Space emission. Shooting star, aurora borealis, constellation … Thomas Pesquet describes to children the view from the ISS


Ice comets entering the atmosphere near Earth. (Illustration) (GETTY IMAGES / SCIENCE PHOTO LIBRARY)

He got into the habit of posting snapshots taken from space: this week in theSpace emission, Thomas Pesquet recounts what he sees from his observation post on the International Space Station.

“Have you ever seen a shooting star in space?”, Adèle, 11, asks first. “What’s great, I saw a shooting star, but my friends were in it”, replies Thomas Pesquet. He explains to the schoolgirl that it was in fact a Crew Dragon capsule entering the atmosphere. Shooting Stars, “We see them rather from above, we see meteorites, small pebbles that enter the atmosphere with a lot of speed, and the friction makes them burn. We see that from the ISS and it’s quite pretty.”

Sunrise over the planet Earth.  (Drawing)
Sunrise over the planet Earth. (Illustration) (GETTY IMAGE / LOOPS7)

“Is it always dark in space”, 10-year-old Luna in turn asks. “It depends”, replies Thomas Pesquet. A question that takes us to take a look through the ISS porthole window. “The bottom of the space that we see is always very dark but we are not in the dark. We are still lit by the sun most of the time except when we are in the shade. of the earth.”

Aurora borealis in Iceland.  (Drawing)
Aurora borealis in Iceland. (Illustration) (MBK / GETTY IMAGES)

Mathieu, 11, wonders if Thomas Pesquet has ever seen “constellations never seen on Earth”. This is an opportunity to remember that the ISS is not so far from our planet, it is located nearly 400 km away, which offers an almost similar celestial view! “What I have seen a lot are constellations in the southern hemisphere”, a little different from those in the northern hemisphere.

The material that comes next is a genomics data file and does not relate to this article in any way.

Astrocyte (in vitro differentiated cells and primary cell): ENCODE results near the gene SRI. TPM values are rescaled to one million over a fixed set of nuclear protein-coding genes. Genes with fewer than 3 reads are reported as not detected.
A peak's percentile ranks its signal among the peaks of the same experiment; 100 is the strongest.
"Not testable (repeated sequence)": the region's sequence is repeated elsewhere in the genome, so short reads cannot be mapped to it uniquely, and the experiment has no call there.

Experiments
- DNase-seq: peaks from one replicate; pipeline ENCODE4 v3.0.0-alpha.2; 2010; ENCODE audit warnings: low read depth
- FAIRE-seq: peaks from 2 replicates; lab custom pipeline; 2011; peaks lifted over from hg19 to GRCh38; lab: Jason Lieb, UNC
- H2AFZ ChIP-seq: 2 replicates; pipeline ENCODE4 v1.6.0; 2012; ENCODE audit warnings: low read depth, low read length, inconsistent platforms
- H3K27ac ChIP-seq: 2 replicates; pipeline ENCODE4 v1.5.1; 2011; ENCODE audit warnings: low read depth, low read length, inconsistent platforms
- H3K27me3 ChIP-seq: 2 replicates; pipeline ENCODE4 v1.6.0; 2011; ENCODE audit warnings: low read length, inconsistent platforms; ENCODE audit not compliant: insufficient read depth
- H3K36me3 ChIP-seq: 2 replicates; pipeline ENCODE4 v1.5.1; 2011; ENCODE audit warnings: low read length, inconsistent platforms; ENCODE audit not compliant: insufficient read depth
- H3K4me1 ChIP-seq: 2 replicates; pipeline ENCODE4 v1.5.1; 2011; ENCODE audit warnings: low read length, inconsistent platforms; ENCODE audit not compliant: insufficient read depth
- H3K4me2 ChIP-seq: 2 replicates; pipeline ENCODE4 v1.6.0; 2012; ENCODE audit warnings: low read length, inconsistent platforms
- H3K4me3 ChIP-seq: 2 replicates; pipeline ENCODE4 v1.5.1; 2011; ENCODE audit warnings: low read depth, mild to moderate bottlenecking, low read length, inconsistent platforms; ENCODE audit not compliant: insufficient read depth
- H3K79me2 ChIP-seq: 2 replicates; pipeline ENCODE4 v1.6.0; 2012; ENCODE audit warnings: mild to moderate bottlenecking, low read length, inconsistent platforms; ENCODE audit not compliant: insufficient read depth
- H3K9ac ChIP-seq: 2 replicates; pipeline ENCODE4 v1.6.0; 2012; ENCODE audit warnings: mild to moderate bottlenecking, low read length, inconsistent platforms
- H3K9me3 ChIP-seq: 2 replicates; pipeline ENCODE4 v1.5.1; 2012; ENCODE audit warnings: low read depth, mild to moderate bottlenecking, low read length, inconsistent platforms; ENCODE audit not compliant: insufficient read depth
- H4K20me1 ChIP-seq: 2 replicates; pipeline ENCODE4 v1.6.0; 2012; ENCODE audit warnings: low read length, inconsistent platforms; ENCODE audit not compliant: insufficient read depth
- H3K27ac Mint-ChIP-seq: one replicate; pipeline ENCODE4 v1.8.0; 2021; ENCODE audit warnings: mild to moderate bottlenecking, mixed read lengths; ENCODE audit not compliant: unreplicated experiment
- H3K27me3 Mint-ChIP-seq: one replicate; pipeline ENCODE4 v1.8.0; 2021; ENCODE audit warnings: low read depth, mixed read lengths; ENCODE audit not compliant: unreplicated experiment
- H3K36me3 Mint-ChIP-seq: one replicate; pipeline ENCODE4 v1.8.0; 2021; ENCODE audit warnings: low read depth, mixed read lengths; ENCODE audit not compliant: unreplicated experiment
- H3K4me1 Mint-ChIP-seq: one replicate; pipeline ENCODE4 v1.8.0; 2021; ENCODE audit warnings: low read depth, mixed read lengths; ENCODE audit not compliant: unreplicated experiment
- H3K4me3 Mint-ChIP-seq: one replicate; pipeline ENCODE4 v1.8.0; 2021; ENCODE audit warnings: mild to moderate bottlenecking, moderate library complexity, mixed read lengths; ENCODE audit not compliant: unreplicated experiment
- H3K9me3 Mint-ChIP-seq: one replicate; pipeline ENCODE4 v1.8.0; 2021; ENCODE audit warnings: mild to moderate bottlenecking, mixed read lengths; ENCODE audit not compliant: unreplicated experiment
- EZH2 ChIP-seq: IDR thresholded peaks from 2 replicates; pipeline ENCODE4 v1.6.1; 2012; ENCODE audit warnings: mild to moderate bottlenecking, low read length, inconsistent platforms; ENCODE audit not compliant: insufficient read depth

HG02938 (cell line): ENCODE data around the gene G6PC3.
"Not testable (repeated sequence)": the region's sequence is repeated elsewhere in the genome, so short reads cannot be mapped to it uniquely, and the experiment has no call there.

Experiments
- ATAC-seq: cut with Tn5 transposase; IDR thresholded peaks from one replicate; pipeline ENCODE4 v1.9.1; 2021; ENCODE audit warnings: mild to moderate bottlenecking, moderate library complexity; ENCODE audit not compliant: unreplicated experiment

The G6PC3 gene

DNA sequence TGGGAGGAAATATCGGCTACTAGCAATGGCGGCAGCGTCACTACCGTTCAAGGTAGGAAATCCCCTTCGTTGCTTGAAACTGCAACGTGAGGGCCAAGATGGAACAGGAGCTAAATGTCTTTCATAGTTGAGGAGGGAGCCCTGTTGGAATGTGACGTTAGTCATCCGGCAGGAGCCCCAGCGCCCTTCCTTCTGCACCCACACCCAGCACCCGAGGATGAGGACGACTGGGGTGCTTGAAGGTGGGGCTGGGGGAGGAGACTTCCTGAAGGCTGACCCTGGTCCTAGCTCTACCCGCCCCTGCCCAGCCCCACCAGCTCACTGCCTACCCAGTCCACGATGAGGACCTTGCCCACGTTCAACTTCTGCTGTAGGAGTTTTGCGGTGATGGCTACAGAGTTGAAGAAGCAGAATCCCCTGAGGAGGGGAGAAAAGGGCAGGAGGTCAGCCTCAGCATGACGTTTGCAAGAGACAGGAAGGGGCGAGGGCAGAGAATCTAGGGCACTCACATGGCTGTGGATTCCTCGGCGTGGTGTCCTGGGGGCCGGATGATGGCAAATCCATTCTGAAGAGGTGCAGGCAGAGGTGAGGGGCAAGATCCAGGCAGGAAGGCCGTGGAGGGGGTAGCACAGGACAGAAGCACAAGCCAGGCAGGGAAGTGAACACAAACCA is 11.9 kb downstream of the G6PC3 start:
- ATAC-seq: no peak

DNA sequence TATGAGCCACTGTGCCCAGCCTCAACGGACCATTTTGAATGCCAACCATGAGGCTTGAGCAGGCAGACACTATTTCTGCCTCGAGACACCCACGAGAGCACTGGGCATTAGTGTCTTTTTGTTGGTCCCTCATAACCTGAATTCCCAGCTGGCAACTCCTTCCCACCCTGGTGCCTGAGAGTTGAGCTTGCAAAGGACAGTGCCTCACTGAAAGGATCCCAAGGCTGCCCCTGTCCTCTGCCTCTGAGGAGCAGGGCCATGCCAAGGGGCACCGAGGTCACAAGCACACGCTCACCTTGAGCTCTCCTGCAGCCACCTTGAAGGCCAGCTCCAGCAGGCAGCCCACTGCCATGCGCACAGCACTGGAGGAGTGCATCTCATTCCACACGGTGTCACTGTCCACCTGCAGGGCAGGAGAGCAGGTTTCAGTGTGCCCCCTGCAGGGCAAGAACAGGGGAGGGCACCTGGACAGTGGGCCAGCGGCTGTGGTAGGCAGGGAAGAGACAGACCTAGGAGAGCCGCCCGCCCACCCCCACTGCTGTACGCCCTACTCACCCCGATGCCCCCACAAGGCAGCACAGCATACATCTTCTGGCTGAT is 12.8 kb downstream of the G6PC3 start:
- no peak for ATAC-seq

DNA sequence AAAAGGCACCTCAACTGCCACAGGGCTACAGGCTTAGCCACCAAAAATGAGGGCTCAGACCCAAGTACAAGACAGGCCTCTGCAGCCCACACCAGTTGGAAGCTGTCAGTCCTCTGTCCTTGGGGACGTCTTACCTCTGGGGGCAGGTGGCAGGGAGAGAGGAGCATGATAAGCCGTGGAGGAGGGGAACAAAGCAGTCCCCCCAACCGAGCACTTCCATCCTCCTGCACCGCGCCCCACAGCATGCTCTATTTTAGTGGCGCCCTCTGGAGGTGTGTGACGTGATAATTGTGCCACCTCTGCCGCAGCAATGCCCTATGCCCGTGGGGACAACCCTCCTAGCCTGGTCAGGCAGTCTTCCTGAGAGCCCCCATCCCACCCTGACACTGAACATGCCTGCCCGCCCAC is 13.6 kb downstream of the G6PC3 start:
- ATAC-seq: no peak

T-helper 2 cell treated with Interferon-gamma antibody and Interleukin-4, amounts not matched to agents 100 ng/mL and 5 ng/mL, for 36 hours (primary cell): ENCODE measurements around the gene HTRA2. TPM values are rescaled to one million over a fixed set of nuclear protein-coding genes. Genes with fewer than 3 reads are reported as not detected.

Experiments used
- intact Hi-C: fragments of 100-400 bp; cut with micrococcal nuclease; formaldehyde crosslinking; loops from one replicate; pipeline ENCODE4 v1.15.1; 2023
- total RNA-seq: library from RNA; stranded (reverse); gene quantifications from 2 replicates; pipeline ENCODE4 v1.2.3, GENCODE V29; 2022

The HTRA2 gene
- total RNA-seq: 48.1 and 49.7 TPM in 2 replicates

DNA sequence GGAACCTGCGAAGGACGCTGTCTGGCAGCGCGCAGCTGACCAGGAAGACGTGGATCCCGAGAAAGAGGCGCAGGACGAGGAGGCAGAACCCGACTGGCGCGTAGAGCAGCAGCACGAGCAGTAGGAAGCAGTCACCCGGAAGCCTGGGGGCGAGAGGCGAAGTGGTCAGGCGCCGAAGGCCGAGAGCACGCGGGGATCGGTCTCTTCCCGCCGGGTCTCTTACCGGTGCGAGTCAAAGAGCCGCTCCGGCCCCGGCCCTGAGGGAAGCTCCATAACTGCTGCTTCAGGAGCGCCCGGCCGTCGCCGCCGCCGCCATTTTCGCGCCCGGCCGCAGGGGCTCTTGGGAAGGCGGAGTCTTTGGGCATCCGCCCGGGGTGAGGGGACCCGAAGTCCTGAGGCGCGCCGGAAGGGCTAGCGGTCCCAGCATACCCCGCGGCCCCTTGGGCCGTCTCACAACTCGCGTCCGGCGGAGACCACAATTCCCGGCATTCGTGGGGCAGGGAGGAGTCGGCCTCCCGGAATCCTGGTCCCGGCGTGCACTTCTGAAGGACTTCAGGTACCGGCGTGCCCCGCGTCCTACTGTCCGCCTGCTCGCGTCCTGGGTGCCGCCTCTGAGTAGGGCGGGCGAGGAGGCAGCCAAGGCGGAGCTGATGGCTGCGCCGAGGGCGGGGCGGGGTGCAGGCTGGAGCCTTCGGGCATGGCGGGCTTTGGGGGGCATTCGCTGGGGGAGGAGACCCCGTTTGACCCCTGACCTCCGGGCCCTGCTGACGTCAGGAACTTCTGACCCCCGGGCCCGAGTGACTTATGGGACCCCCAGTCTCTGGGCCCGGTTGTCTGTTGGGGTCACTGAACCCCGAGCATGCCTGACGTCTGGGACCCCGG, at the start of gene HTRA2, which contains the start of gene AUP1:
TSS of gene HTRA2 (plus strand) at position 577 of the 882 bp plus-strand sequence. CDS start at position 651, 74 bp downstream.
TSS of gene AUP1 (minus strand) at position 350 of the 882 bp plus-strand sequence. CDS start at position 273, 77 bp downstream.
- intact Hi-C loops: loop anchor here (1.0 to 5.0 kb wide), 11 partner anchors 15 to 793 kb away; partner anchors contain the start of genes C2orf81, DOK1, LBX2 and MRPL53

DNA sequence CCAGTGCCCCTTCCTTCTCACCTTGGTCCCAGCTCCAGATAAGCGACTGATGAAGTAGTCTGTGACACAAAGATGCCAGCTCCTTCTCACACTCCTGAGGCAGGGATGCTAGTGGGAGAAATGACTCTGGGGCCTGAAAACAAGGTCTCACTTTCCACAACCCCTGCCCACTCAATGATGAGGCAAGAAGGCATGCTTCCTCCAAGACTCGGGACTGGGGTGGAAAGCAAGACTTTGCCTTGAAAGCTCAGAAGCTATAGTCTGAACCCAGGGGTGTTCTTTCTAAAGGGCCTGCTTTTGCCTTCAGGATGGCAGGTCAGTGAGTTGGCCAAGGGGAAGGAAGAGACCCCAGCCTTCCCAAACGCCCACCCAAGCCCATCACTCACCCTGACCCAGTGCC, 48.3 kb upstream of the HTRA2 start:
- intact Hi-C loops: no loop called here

From the top of his 10 years, Gaëllys has a big question for the astronaut who lives in space: “What would you do if you ran into aliens?” Thomas Pesquet answers him in detail: “I think we would already try to communicate and find a way to understand each other” and then “stay on good terms”.

The last question comes back to Issa, 10: the CM2 student asks Thomas Pesquet if he has ever seen the Northern Lights and if it is impressive. “I saw a few“, answers the astronaut. And to explain that from the ISS, the view is a little different: “We float above and sometimes even in it.” The opportunity to see the whole palette of its colors, “like a carpet of green which undulates and which is phosphorescent in the night, it is absolutely magnificent.”

On this page, you can listen to this fourth episode of The Space Show in full, where astronaut Thomas Pesquet answers children’s questions about life aboard the ISS. A meeting to listen to every Saturday at 10:44 am and 12:51 pm on France Info radio and to find in podcast.

To have a class (elementary and middle school) participate in a recording of Space emission, within the limit of available places, contact the services of the Mediator of Radio France.



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